AN AGE-OLD CHOICE PRESENTS ITSELF AGAIN
It's an ancient urge to want to destroy those who don't believe what
you believe. People who think in strange ways seem even more dangerous
sometimes than people who cheat, steal, or kill. The latter merely threaten
your property or life. The former call into question your identity, your
purpose, your God, your whole world.
So history is full of violent upwellings against alien ideas, from the
persecution of the early Christians to the Spanish Inquisition to the Nazi
holocaust to the nuclear arms race.
But we can also see in history a slow progression toward
"civilization," which might be defined as the realization that force can
neither prove nor annihilate ideas. Civilized people don't blast their
opponents, they talk to them. "It's interesting that you see it that way.
Here's how I see it. Could we just let each other be? Might we come to a
larger way of seeing that incorporates both your partial vision and mine?"
Science is founded on the skill of respecting different ideas and
submitting them to objective test. Whoever turns out to be wrong admits it
graciously. Neither side practices ridicule or revenge (ideally, anyway).
Whatever the outcome, both sides know they have engaged in an honorable
In theory that's how democracy works too. The role of a citizen is to
respect different views, weigh them, vote for the ones that make the most
sense, and abide by majority rule while respecting minority rights. We may try
to sway each other by cogent argument, but not by lies, bribes, or threats
(again, ideally). So collectively we move toward truth.
Why then, at the end of the 20th century, does America, land of
science, home of democracy, appear to be regressing toward barbarity? The
media provide microphones to people who do nothing but ridicule the opposition.
A number of movements proudly make their points with defamation or violence.
Our leaders do not answer each others' arguments; they call each other
traitors. Democratic debate sinks from evidence to exaggeration, from reason
Some would say these incivilities have multiplied with the rise of the
far right, but the far left has been known to behave in much the same way. The
important word seems to be not "left" or "right," but "far." Those who turn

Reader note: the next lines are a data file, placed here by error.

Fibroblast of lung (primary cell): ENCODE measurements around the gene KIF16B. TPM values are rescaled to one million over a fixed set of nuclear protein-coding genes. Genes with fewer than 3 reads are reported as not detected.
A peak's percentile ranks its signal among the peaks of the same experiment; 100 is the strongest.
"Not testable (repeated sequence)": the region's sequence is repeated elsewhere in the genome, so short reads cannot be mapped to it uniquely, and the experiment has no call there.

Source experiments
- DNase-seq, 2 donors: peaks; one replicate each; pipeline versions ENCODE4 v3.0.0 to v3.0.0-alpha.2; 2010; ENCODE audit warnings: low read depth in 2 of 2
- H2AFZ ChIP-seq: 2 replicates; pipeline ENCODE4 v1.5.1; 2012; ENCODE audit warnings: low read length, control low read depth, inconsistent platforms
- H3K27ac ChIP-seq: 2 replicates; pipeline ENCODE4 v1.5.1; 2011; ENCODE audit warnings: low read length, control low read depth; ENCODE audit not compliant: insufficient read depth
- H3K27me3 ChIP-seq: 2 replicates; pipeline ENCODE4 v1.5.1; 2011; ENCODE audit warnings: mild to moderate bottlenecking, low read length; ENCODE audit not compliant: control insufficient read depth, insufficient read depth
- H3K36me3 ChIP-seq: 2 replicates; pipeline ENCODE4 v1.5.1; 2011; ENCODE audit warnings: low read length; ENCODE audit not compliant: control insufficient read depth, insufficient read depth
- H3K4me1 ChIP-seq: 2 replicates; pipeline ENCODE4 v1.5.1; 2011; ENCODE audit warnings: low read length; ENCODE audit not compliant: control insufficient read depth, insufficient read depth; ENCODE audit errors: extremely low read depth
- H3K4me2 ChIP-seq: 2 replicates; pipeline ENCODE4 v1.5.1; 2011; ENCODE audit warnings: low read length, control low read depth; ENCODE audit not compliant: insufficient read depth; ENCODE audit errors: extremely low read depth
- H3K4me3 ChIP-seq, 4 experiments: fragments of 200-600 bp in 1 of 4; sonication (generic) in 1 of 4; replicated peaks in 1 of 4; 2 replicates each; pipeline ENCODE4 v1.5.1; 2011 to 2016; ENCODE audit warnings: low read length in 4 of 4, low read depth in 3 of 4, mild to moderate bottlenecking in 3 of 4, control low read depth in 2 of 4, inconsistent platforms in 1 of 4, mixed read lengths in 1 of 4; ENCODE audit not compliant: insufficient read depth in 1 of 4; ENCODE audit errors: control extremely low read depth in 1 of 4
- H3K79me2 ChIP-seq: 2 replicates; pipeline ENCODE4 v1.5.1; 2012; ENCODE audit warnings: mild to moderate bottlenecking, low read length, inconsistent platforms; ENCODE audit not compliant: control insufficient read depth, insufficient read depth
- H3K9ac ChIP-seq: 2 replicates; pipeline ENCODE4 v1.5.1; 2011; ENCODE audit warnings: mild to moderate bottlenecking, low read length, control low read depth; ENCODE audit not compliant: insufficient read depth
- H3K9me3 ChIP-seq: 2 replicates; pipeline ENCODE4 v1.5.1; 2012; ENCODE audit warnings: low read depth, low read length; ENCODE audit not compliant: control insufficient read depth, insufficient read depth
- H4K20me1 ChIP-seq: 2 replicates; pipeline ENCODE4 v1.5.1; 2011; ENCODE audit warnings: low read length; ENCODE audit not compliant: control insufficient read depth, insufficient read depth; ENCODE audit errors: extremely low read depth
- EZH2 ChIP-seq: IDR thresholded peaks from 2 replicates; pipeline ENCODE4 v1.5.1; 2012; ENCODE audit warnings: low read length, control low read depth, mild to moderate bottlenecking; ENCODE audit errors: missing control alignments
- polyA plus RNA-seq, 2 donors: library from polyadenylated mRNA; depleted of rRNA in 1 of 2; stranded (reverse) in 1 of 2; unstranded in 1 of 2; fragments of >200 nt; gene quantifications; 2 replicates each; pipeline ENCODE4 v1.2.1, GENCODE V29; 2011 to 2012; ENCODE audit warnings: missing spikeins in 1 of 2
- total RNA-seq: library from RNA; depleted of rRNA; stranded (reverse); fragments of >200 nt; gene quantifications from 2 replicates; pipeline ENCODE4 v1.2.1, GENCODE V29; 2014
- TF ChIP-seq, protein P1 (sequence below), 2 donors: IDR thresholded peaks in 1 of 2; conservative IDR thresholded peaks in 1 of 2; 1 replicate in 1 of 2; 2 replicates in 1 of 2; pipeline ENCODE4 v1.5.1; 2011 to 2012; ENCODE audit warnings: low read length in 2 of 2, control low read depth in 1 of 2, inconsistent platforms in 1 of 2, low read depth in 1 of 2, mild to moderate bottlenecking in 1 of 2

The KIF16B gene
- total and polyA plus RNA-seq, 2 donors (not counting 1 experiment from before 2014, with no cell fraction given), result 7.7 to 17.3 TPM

civilized discourse into shouting matches seem to be motivated less by the
content of what they believe than by the raging heat with which they believe
A psychologist named Arno Gruen, who escaped the Nazis and has been
studying them ever since, says that authoritarians of any stripe are driven
primarily by their hatred of the very point of view I have been expressing here
-- not only the assumption that we approach truth by reasoning together, but
the related assumption that people are basically decent, capable of working
together in community, sacrificing for the future, sharing the wealth, ruling
themselves by reason.
Why should anyone be allergic to that sunny idea? Because, Gruen says,
it cannot coexist with the conviction that people are mean and uncaring, that
we are each starkly alone, that we must fight for ourselves. Someone who has
come to see human nature as rotten at the core (probably in childhood, probably
not consciously, perhaps driven by a real terror) has to operate from suspicion
rather than trust, individualism rather than community, power rather than love.
That person can only despise those who see -- also probably by an accident of
childhood -- the better side of humanity.
The contest between love and power. The choice offered to Christ in the
wilderness, seized by the Nibelung to launch Wagner's Ring Cycle. A chilling
decision either way, but those who choose love at least have the reward (and
trap) of righteousness. Those who go for power have to live with no love from
others and no love for themselves.
In his book The Betrayal of the Self, Gruen says that most of us
waffle the choice. We negotiate between the extremes of saintliness and
hatefulness. Most democracies, most of the time, for better or worse, try
to balance community and individual, generosity and greed, tolerance and
intolerance, force and reason.
But when the old ways no longer work, when former enemies turn into
fallen giants, when old friends outcompete you, when you work hard and get
nowhere, when there is no certainty, then fear flares up.
Middle-of-the-road people run for security to the loudest, most
certain-sounding voice. Almost by definition, that will be a voice of
power. There are always some around. They resonate widely only when the
world seems to be wavering and ordinary folks search desperately for solid
We have seen it happen in Yugoslavia, Rwanda, places where power
plays on fear and civilization is darkened. South Africa, Northern
Ireland, and parts of the Middle East are finding their way back to the
light. Russia, having just escaped one dark age, is on the edge of
So, perhaps, is America. The voices of intolerance, cruelty, and
greed are increasingly fashionable. The voices of community and
compassion grow quieter and quieter. It takes courage to face the
ridicule that comes with speaking in public of reason, sharing, love and
In such a time, for the sake of civilization, we need not only
leaders, but ordinary folks by the millions to keep speaking in public of
reason, sharing, love and trust -- and meaning it, and acting on it.
(Donella H. Meadows is an adjunct professor of environmental studies at